For the last two weeks, a phishing and malware scam propagated virally through Facebook, taking control of member accounts and blasting their friends with bogus messages. Today, a new wave of attacks hit, getting broader traction than ever, despite Facebook's best efforts to combat the scheme.
When I first wrote about the scam a week ago, Facebook said it was taking the necessary actions to rehabilitate zombie accounts and stop any messages containing links to phishing sites or malware downloads. Since then, another rash of attacks occurred in the form of spam email that appears to be sent from Facebook.
Good enough to fool Gmail's spam filter, these bogus emails (one example seen above) are the hackers' entry point into the Facebook network. The messages ask users to click a link inside the message and login to Facebook. Users are then taken to a bogus Facebook page, where entering their credentials surrenders them automatically to hackers. Once the hackers take hold of an account, they turn them into springboards for message blasts to a selection of that user's Facebook friends. The messages contain links to malware download sites and other phishing sites that ask users for personal and financial information.
Facebook combats the proliferation of these zombie accounts in two ways: first, they identify the accounts that are sending the bogus links out, and second, they remove any message from their server that contains one of those links. Those actions are automated; Facebook can search its servers for known phishing or malware links, and respond automatically. In theory, this should stop the scam in its tracks. So why hasn't it? (Below, a bogus Facebook message.)
One answer, simply, is that Facebook users are being easily fooled. Facebook has reminded users to only enter their credentials into a site that originates from facebook.com, not another "one-off" URL. A common origin of some of the spam emails floating around is facebookmail.com, which is a one-off address not affiliated with Facebook.
But the spam emails that are hitting users aren't very well composed; they pose as message alerts from friends you don't have, or ask you to recommend new friends to users you don't know. Once a zombie account begins its malicious work, those messages aren't very good, either. Sure, they come from people you know—but the message itself is often written in garbled English, or contains a generic exclamation that, well, just doesn't sound like anyone you know. It's hard to fathom that users are being duped at a rate sufficient to keep this thing alive, considering how aggressively Facebook said it's attacking the problem.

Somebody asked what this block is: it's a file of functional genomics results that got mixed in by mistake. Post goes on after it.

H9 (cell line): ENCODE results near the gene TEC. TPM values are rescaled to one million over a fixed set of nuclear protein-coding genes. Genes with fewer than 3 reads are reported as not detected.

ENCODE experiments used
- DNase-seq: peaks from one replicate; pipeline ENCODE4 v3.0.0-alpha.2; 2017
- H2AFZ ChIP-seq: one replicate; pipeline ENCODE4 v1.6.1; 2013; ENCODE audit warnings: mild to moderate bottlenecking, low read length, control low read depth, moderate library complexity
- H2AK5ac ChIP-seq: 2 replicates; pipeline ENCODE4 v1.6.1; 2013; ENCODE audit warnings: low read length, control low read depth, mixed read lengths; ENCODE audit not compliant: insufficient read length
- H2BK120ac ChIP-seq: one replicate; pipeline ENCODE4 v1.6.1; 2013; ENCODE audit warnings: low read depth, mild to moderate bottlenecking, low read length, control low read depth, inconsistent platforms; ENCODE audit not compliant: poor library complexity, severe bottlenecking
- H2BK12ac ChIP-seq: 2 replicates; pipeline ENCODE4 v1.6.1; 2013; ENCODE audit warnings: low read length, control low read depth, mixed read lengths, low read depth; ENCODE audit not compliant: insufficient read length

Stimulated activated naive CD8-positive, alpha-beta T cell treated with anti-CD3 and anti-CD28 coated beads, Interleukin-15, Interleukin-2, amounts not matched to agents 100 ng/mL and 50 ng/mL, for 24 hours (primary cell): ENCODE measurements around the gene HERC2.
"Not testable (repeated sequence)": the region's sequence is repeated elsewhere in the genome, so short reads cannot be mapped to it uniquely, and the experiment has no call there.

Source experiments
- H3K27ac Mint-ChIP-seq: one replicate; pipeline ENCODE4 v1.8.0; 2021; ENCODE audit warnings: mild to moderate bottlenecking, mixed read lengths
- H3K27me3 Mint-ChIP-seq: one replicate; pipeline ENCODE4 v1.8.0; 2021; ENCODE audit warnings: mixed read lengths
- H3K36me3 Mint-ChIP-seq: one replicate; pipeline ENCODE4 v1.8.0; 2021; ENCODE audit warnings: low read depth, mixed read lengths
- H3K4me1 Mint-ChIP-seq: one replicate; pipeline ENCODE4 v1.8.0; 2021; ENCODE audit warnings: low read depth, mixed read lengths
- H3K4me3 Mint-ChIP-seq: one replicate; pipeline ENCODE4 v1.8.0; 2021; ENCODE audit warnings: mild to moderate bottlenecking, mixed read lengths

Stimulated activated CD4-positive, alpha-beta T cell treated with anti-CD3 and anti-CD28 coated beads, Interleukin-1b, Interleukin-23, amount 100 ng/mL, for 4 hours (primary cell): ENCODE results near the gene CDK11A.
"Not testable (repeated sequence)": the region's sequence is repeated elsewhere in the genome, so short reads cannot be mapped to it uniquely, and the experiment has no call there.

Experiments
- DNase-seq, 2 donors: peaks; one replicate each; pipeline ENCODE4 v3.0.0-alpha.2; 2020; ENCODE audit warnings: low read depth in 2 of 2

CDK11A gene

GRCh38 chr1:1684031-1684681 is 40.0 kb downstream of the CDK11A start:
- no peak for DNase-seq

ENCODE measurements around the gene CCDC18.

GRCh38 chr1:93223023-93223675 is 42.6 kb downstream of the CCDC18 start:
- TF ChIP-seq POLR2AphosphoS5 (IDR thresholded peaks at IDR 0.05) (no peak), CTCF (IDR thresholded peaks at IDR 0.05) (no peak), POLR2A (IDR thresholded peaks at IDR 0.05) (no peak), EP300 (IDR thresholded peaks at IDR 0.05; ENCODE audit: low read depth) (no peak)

It's also known that the hackers aren't getting the best mileage out of each zombie account they pwn. Whatever script they wrote to automate message-sending within Facebook only sends messages to 15 or 20 friends at a time, out of hundreds or thousands. Presumably they've done this to assure that Facebook can't identify a pwned account simply by its message volume, but they've also hampered the efficiency of the spread. In short, this scam is equipped like the common cold, but it's spreading like Ebola.
The only answer to its remarkable propagation: the scammers are coming up with hundreds or thousands of bogus links—perhaps automating the link-generation—so that each time Facebook eradicates a known bogus link from its servers, a new one is right behind it. But it's hard to fathom that anyone who'd run a scheme this amateurish—pro hackers would have crafted a worm that dug directly into Facebook's network—would be able to keep ahead of Facebook's security team.
Have you been hit by phishing or malware links, either in a Facebook message or an email? More than one? When did you get it?